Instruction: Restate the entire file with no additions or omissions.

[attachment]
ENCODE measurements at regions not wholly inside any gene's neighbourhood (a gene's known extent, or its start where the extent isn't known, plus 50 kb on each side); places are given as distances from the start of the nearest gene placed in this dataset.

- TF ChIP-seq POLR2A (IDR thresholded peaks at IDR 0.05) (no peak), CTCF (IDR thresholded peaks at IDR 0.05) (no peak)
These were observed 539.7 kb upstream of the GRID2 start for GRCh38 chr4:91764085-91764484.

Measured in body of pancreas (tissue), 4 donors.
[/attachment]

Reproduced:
ENCODE measurements at regions not wholly inside any gene's neighbourhood (a gene's known extent, or its start where the extent isn't known, plus 50 kb on each side); places are given as distances from the start of the nearest gene placed in this dataset.

- TF ChIP-seq POLR2A (IDR thresholded peaks at IDR 0.05) (no peak), CTCF (IDR thresholded peaks at IDR 0.05) (no peak)
These were observed 539.7 kb upstream of the GRID2 start for GRCh38 chr4:91764085-91764484.

Measured in body of pancreas (tissue), 4 donors.